1. There a several options. One is a Henry brand AR-7 that weighs 2.2 pounds. It should have 2 seven round magazines. The barrel and action break down and fit in the stock. It will prefer CCI Mini Mags and be good enough out to 50 yards. If buying used, insist on test firing it. They are known to have bad feed ramps and other problems, but if they work, they work good. However it is larger, and heavier than a pistol. You might find that a 9mm, if it shoots well for you, will do the job. Use FMJ on small animals. It can also be carried concealed, and the magazines can hold much more. Also get a fishing net, or make a hobo fishing set up. Small animals are hard to find, and harder to hit. Unless wild life is abundant like it is around here, small fish is likely the easiest. Fish nets, and fish traps will produce more food.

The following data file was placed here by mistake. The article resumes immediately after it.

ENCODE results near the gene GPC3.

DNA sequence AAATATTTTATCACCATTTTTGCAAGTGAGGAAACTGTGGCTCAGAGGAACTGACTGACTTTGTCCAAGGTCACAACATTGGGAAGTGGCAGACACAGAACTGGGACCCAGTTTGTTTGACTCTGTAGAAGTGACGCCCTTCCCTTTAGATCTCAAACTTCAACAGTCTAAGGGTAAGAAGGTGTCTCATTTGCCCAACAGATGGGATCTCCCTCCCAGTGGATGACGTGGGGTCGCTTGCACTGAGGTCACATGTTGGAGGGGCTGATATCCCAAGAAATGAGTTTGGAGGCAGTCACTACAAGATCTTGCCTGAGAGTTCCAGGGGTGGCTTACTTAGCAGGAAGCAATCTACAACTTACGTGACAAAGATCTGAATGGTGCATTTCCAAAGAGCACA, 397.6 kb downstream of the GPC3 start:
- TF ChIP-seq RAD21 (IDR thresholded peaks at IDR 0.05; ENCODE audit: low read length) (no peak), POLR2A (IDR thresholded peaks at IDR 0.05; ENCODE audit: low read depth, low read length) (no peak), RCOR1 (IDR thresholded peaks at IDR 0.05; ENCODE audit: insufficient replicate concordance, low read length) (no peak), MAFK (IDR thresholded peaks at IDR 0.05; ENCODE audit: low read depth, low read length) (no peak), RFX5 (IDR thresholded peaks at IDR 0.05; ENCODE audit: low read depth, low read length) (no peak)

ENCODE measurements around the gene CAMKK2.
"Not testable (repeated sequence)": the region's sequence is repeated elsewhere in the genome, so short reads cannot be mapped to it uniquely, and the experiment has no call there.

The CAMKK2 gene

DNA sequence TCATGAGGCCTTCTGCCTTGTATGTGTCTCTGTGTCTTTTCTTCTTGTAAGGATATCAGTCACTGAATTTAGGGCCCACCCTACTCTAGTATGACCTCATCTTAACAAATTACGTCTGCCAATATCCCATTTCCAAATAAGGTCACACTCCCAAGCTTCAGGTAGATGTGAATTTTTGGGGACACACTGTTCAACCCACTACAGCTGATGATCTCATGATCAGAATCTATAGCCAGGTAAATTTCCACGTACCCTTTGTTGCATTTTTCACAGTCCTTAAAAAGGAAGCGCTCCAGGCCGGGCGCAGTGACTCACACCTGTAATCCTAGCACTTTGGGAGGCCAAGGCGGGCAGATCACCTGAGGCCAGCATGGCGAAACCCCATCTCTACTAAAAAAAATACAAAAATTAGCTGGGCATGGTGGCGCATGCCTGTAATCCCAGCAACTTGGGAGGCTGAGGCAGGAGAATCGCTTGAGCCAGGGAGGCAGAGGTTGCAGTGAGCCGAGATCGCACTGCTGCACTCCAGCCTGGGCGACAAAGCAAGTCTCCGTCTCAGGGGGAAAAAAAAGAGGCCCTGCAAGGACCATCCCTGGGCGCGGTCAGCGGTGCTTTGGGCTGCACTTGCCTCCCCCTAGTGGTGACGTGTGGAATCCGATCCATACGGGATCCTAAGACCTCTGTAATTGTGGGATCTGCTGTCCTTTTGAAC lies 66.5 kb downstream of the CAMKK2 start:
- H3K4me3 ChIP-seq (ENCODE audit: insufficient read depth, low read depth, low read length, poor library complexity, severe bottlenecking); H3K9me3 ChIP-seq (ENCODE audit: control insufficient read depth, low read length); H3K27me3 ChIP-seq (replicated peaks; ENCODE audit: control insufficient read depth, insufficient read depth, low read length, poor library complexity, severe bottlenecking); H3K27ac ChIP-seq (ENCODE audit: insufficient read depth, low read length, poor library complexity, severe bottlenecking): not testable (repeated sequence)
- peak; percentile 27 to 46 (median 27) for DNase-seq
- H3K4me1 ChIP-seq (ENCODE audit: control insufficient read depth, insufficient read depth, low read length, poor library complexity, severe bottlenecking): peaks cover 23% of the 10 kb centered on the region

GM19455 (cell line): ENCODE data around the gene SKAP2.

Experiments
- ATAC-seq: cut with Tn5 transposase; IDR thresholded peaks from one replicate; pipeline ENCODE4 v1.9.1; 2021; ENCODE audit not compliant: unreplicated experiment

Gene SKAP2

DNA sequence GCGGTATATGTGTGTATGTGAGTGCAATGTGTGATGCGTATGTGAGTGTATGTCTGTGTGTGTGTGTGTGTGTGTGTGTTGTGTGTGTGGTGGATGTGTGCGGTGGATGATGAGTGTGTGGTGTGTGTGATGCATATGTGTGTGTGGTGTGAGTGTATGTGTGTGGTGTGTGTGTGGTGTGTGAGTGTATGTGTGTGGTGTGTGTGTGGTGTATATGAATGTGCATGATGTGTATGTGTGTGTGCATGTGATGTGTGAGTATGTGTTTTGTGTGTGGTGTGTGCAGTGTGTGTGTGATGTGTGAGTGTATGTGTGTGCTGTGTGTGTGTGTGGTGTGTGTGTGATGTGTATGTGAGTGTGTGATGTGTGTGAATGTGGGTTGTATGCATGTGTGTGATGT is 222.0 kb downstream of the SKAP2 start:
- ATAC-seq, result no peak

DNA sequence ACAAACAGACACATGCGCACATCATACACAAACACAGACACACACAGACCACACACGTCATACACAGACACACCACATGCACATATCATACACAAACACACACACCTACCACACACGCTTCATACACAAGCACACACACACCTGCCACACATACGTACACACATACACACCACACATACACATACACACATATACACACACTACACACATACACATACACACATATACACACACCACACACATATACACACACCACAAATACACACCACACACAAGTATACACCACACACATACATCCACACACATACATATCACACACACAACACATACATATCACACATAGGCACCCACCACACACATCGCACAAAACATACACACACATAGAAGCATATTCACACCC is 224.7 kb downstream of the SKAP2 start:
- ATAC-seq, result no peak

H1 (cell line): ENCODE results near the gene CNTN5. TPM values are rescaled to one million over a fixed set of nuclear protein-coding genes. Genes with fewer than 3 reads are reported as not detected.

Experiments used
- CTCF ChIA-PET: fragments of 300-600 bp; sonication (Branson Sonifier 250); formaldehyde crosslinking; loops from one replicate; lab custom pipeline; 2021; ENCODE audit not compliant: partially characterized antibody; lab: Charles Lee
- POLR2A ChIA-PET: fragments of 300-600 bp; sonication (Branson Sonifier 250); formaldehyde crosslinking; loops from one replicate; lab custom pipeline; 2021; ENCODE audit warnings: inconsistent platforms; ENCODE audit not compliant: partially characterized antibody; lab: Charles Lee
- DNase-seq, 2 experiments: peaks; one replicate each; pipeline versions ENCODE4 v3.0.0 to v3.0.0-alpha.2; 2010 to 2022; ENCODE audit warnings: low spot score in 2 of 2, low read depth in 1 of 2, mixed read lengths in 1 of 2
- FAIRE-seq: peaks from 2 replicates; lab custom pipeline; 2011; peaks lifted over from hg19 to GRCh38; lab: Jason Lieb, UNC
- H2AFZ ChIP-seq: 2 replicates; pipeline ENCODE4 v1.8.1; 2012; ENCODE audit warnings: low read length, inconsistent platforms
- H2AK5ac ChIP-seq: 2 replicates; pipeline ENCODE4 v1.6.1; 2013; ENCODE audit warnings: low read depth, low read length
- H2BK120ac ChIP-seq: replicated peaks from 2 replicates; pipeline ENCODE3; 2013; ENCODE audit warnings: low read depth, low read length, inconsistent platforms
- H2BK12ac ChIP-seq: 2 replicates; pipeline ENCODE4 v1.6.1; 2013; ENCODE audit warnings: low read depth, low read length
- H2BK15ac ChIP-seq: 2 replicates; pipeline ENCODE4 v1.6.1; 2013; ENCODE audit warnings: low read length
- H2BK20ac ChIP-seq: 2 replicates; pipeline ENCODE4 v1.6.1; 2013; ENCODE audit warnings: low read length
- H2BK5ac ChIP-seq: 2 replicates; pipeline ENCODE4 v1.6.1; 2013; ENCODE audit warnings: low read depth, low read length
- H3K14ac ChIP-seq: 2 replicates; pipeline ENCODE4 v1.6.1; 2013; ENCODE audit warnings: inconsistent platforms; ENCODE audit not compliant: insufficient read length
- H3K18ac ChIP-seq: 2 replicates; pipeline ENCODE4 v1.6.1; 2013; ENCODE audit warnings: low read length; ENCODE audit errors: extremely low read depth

1. Bowman – thank you. I actually have a non-fiction book I wrote on Amazon called ‘Elements of Preparedness’ that’s focuses more on the overall risk identification and planning aspects of preparedness. It’s somewhat high-level, but I wanted to write something and it seemed like a good starting point. And I’ve started noodling with some ideas for some fiction novels, although that’s kind of on the back burner.